Pitch for jobs, not just apply

Here is how to be proactive in your job search and pitch your candidature with the proper strategy

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‘What is the right way to apply for a job? The answer is, ‘Many’. Right now, there are hundreds of individuals actively applying. All of them will look up relevant job posters and apply. A few may follow up regularly, and fewer still will make the effort to reach out to the recruiter, while a handful will take a proactive approach, which will make them stand out. A proactive approach is what candidates need right now to maximise their chances of landing a job.

What is a proactive approach?

A proactive job search implies making an extra effort, while applying for a job. It is almost similar to a sales pitch that professionals make. Before pitching to a client, a sales or marketing professional collects data, drafts a presentation — essentially identifying what the client is looking for— and then tunes the pitch to reflect the needs of the client. The whole exercise involves research and curated hard work to bag every single advertiser. This is exactly the kind of effort that candidates today need to put in, to stand out in a large crowd of applicants.

Aditya Kohli

“If a person comes in through a referral, I will listen to that person and if that individual impresses me enough, I may even be willing to find a role for them.”

The typical way to apply is to send out resumes for multiple jobs posts and then wait for an answer. With the market as it is right now, this same technique may not bear any fruit for most. By the time a candidate applies for a post on a company job board, or responds to a post on social media, the opportunity would have already passed. This is quite a common occurrence.

The truth is, there is never a good time to apply for a job. Earlier, the economic slowdown had everybody worried. Now, it is the pandemic causing job losses and drying up opportunities. In the near future, it may be something else, may be a surge in demand for new skills.

Amit Sharma

“As a recruiter, if a candidate makes an effort to step into my shoes, understands the pain areas and provides a viable solution or perspective, then I will be willing to set up an interview at least.”  

However, going the extra mile will help capture a recruiter’s attention from among a sea of applicants. It is not just about sending out a video CV or doing anything different for the sake of it. Understanding what the company needs from a candidate, and how the applicant can bring a difference to the role is what being proactive entails. It is about coming up with a solution or an idea and using that as a part of the job application.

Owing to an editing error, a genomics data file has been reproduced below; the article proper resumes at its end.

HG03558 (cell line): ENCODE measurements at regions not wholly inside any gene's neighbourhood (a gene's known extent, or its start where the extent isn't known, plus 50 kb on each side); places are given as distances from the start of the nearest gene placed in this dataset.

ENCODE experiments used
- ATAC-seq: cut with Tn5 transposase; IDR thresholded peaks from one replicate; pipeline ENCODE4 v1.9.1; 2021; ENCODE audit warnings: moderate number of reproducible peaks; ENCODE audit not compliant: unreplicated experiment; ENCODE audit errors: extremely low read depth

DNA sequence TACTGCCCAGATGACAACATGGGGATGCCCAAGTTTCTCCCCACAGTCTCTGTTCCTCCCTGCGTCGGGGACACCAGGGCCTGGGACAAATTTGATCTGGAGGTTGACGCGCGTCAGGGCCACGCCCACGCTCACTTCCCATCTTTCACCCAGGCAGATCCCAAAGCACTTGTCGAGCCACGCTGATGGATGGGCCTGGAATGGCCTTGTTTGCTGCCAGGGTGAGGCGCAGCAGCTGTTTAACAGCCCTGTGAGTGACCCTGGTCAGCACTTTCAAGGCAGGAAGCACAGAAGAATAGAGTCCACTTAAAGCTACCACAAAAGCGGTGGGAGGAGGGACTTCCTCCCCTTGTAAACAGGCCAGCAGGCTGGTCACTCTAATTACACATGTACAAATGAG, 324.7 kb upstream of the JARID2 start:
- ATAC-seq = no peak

Such efforts do not go unnoticed by organisations. Amit Sharma, head – central HR, Zee Entertainment, looks at ‘applying for a job’ with a design thinking approach. “As a recruiter, if a candidate makes an effort to step into my shoes, understands the pain areas and provides a viable solution or perspective, then I will be willing to set up an interview at least,” says Sharma.

For instance, if an individual is applying for a communications position, she or he can make the effort to understand the kind of stories that an organisation is coming out with, relate to them and plan a strategy to reflect the values of the company better.

Even if the company is not hiring, such efforts never go to waste. “Even if there is no position available at the moment, I would still want to have a dialogue with such people. They will come to my mind first, whenever there is a vacancy,” adds Sharma.

Reach before you pitch

Researching, planning an approach and then pitching to the recruiter is not enough. Rather, it is not the first step. There is a simple reason why.

Organisations follow a process while hiring. Even if, say a musical CV gets noticed, most of the creative efforts are likely to get lost in the crowd. Applications are first sorted on the application tracking system (ATS) or artificial intelligence (AI), before the recruiting team sorts through the shortlisted names. It is only towards the end that a manager or person in charge conducts an interview. If a candidate has designed a presentation after painstaking research, she/he may not even get shortlisted or make the first cut. This is because, the company is merely sifting through CVs and not looking for anything different.

How to pitch

This is where referrals come in. To ensure maximum juice out of their efforts, candidates will first have to put one foot inside the door. This essentially means connecting with somebody already working in the company —a friend, an ex-colleague or an acquaintance — and asking for a referral or finding a way to connect with somebody in the organisation.

“If a person comes in through a referral, I will listen to that person and if that individual impresses me enough, I may even be willing to find a role for them,” admits Aditya Kohli, CHRO, Clix Capital.

This way, the candidate finds the right avenue and the right person to pitch her/his candidature. A referral usually works best, even more than directly getting in touch with the recruiter or the head of HR in an organisation. Recruiters receive hundreds of e-mails directly in their mailbox every day, asking for open positions. This method has reached its peak and it is time to find a different approach now.

Kohli adds that this is also a good time to create a passive network, which may come in use later on. For instance, in the next two or three months, candidates can consider reaching out to and connecting with professionals already working with organisations they are keen to join, even though there may be zero vacancies available at the moment. This is a good time to build relationships. It may take a certain degree of effort and energy, but will come in handy later on.